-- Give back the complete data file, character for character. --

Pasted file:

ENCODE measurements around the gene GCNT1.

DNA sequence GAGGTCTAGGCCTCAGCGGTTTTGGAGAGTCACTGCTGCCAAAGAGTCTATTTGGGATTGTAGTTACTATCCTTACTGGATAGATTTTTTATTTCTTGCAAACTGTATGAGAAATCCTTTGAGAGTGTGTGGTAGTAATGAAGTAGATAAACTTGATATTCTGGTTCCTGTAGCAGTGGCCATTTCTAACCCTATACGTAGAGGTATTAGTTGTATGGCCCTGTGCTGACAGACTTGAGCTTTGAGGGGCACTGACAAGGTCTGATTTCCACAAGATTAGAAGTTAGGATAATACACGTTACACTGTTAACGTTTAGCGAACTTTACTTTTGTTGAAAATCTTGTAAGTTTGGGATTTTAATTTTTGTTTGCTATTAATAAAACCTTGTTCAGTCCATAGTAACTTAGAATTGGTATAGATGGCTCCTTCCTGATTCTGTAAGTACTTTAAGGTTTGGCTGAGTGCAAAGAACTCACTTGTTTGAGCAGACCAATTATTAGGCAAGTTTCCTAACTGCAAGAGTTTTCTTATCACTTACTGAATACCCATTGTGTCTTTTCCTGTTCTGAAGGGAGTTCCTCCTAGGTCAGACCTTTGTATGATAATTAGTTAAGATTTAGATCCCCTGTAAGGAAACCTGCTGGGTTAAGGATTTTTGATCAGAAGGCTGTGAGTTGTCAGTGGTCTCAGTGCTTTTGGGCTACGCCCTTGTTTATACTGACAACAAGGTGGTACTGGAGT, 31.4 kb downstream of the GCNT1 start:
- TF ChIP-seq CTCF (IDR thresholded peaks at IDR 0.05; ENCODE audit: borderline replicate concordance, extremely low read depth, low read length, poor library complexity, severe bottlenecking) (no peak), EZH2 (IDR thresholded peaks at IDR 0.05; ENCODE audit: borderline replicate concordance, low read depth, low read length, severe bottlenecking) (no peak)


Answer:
ENCODE measurements around the gene GCNT1.

DNA sequence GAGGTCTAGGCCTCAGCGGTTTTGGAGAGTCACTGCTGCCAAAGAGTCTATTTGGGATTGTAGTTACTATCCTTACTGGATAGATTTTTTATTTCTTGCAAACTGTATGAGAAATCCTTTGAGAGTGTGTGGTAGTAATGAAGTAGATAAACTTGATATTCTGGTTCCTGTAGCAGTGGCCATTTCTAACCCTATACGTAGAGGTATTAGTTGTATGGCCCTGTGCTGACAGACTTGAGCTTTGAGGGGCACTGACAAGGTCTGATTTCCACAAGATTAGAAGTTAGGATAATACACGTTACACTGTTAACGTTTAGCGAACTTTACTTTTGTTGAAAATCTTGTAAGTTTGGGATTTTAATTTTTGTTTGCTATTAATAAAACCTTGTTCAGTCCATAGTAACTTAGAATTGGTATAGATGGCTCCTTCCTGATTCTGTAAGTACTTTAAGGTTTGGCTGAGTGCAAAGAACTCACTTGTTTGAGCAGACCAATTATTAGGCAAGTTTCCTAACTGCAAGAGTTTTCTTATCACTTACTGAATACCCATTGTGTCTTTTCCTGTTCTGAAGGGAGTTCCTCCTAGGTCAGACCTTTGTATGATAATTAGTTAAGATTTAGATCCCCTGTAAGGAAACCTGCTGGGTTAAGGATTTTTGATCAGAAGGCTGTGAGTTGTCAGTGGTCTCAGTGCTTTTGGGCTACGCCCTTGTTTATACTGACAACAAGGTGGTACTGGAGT, 31.4 kb downstream of the GCNT1 start:
- TF ChIP-seq CTCF (IDR thresholded peaks at IDR 0.05; ENCODE audit: borderline replicate concordance, extremely low read depth, low read length, poor library complexity, severe bottlenecking) (no peak), EZH2 (IDR thresholded peaks at IDR 0.05; ENCODE audit: borderline replicate concordance, low read depth, low read length, severe bottlenecking) (no peak)